Black tea, orange zest and a host of aromatics give Tea-smoked Grilled Chicken with Star Anise & Orange a satisfyingly complex taste. Recipe below.
My few experiments with wood chips on the grill have met with decidedly mixed results. For one thing, no matter how long I’ve soaked them beforehand, they love to catch fire. And the subtle difference the wood smoke has made, at least when I was doing the grilling, has frankly left me underwhelmed.
Tea-smoking, however, is a whole other matter. This ancient Chinese cooking technique infuses foods with delicate, complex flavors as varied as the tea-smoking ingredients you choose. Tea-smoking has been used in Western home kitchens for a while too. Unfortunately, it’s usually practiced pretty much the same way it is in Chinese kitchens. Line a wok or other pot with foil, throw in your tea-smoking mixture and place your food to be smoked in a bamboo steamer and place it over the wok. Or as I like to think of it, smoke up your entire kitchen/house/apartment.
So when I saw that the August/September issue of Fine Cooking magazine featured ways to move tea-smoking out of the kitchen and onto the grill outside, I got excited. Chef and James Beard-nominated cookbook author Robert Danhi has made a lifelong commitment to the demystification of Southeast Asian cuisine for home cooks, and it shows in this article. He offers simple, straightforward recipes with suggestions for variations. He also explains the process of tea-smoking and the roles the various ingredients play.
Tea-smoking basics. In addition to the flavorings you choose—star anise, cumin, coriander, cinnamon, five-spice powder and citrus zest are all good options—there are three key ingredients for tea-smoking. Loose tea leaves add their own fragrance to the aromatic smoke; you can use various teas which will all provide their own variations, but any black tea will be successful. Brown sugar acts as a coloring agent, according to Danhi, giving food “a rich amber color and a hint of sweetness.” Uncooked rice serves as the fuel source in the packet, keeping the other ingredients smoking while on the grill.
For my first shot at tea-smoking, I went with chicken, a perfect blank canvas for absorbing flavors. I chose drumsticks and thighs specifically because they would take a while to cook, giving the smoke time to do its work. And I of course improvised on the ingredients, mixing and matching from a variety of recipes, including a couple of my own. A pair of side dishes that would work beautifully with this recipe are Marion’s Poison Gas Potatoes and my Grilled Sesame Zucchini.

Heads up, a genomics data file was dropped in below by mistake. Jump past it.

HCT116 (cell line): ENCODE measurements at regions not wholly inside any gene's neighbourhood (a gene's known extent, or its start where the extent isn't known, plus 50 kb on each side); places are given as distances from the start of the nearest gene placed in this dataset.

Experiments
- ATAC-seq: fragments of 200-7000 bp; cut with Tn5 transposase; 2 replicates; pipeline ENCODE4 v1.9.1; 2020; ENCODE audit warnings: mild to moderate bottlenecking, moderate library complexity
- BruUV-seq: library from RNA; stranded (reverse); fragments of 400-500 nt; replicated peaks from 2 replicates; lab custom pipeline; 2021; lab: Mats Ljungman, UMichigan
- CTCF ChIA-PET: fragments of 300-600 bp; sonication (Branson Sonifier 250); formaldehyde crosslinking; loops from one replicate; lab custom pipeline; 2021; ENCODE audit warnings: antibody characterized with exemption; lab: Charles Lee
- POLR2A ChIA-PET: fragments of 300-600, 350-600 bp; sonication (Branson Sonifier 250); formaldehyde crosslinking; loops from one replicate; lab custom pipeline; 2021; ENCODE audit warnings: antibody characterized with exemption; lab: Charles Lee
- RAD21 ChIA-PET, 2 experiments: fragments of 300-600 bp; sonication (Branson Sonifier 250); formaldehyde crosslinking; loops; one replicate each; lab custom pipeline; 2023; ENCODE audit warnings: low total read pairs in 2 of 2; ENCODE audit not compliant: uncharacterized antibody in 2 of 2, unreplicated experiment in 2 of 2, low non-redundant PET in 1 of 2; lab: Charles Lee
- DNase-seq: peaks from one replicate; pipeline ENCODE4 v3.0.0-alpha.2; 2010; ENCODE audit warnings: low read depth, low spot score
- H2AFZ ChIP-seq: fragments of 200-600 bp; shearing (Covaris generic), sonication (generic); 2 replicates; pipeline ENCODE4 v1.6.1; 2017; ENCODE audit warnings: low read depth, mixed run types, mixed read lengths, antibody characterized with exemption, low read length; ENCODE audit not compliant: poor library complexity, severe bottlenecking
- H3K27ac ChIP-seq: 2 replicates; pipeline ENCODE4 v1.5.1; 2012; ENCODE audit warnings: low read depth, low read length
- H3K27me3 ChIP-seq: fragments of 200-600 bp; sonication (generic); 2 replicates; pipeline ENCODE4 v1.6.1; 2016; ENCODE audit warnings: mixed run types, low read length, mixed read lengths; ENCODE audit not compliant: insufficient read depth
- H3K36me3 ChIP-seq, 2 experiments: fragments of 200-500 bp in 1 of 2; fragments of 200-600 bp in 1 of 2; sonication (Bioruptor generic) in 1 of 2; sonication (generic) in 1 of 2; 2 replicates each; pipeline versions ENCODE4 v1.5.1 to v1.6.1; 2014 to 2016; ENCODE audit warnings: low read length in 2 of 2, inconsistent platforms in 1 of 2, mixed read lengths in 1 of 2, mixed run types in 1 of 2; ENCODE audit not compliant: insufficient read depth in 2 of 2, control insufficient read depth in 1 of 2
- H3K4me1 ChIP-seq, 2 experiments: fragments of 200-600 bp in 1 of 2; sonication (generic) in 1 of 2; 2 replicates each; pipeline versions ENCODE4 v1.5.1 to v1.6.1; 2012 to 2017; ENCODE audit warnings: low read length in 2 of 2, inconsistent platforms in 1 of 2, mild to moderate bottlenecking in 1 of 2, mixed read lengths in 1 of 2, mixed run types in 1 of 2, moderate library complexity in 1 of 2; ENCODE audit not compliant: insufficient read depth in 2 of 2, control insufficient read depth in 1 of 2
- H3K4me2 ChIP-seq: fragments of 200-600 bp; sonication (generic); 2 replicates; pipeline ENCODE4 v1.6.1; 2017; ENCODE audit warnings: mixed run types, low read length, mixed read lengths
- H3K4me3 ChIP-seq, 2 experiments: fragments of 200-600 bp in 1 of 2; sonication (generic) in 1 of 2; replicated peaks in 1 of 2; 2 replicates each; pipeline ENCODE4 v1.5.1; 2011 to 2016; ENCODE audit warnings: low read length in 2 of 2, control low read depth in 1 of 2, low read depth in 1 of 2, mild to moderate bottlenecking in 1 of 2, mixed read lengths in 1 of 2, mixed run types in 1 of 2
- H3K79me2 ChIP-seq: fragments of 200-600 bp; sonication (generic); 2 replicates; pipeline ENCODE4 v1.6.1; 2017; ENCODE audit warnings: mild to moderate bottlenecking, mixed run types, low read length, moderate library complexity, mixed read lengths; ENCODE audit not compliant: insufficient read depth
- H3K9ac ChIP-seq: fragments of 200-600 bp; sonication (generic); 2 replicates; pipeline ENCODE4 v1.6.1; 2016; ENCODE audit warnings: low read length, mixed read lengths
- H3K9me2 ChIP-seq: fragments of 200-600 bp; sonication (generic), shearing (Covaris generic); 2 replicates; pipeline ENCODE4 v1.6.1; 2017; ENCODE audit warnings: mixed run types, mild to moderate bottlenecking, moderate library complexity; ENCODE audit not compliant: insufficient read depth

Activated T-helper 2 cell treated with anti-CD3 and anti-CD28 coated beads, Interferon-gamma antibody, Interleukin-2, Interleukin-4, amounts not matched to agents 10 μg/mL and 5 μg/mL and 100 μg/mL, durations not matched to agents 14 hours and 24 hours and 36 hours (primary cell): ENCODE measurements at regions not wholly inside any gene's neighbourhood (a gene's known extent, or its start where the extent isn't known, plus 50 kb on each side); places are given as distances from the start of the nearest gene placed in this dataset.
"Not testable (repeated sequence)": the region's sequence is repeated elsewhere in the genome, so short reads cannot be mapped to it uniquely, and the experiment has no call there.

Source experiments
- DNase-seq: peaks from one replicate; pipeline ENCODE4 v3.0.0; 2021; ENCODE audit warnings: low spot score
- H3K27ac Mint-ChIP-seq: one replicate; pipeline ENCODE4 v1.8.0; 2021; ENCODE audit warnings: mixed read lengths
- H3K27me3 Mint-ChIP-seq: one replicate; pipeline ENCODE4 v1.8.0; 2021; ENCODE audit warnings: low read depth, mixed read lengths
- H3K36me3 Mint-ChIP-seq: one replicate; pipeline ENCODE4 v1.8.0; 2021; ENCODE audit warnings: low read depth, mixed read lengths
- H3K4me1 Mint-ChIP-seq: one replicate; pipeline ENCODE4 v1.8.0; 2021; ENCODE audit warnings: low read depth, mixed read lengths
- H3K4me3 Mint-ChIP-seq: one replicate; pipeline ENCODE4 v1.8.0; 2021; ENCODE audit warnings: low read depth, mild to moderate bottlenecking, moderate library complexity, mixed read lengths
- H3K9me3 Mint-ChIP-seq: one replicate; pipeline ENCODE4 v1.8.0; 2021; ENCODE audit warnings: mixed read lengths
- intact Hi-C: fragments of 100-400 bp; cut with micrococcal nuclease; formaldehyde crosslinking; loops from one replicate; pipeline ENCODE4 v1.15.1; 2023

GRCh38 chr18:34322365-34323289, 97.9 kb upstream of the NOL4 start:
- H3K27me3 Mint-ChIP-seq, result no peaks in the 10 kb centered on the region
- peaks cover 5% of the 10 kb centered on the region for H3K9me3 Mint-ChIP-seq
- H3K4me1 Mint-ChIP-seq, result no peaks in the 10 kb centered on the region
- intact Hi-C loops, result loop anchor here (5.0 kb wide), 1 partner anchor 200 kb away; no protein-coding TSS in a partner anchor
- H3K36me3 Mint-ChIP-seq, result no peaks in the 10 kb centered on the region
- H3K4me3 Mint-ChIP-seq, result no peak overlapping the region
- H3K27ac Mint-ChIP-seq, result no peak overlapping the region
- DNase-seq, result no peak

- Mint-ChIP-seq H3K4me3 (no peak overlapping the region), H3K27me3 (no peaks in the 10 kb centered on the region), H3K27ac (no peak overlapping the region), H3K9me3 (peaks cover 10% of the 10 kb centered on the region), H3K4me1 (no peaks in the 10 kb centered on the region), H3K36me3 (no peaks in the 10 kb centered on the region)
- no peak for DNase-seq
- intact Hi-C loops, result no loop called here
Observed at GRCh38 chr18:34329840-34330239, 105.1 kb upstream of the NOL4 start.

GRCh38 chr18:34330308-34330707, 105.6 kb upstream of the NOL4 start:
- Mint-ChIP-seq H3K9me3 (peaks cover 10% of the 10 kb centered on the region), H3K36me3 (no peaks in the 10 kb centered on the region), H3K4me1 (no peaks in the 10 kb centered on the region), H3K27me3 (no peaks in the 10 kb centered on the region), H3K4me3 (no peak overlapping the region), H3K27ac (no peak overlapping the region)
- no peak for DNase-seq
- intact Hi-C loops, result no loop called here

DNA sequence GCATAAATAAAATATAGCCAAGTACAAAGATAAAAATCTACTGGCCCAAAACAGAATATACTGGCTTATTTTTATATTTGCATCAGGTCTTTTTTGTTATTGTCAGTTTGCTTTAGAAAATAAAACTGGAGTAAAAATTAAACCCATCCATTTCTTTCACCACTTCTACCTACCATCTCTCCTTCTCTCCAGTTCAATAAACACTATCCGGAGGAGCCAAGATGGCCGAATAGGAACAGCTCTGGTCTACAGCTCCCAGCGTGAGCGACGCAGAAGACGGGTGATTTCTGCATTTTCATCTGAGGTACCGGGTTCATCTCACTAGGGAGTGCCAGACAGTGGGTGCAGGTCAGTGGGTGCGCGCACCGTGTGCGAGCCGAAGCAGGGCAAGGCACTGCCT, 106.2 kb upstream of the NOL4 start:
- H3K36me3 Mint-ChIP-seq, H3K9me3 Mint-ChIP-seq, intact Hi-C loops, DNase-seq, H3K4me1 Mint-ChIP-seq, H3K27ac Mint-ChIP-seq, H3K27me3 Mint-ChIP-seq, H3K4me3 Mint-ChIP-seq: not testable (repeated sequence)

Tea-smoked Grilled Chicken with Star Anise & Orange
1/4 cup loose black tea
1/4 cup uncooked white rice
1/4 cup brown sugar
1 teaspoon Chinese five-spice powder
9 whole star anise
zest of medium orange, in large strips
4 each, chicken drumsticks and thighs
salt and freshly ground black pepper, to taste
Prepare grill for cooking. Whether using charcoal or gas grill, you want medium-high heat.
Prepare the tea-smoking packet. Heap the first six ingredients in the center of a large sheet of heavy-duty aluminum foil—or a double thickness of regular aluminum foil. (To zest the orange, use a vegetable peeler and try to get as little of the bitter white pith as possible.) Mix ingredients with your hands. Fold two sides in, then fold up the ends to create a packet. Foil should be folded loosely, leaving gaps for smoke to escape. Using the tip of a knife, carefully pierce the foil on the top side of the packet 5 or 6 times to create additional smoke vents.
When grill is ready, set the foil tea-smoking packet directly on the hot coals (or with a gas grill, on top of a metal burner shield). Lightly oil the grate and put it in place. Cover the grill (leaving vents open on charcoal grills). Let packet heat for 10 minutes and check for smoke—if it’s not smoking, cover the grill and check in another few minutes.
Grill the chicken. Trim excess fat from chicken pieces. Pat them dry with paper towels—an important step, according to Fine Cooking: “Dry food will absorb the smoke better and will pick up a more even color and flavor.” Season chicken generously with salt and pepper on both sides.
Arrange chicken pieces on the grill skin side up. Be careful to not place it directly over the tea-smoking packet, to avoid an overpowering smoke flavor. Close grill and cook for 20 to 25 minutes, turning once halfway through. Chicken is done when an instant read thermometer registers 165ºF in the thickest portion and chicken has an uneven brown color. Transfer chicken pieces to a serving platter and tent with foil. Let it rest for 5 minutes before serving.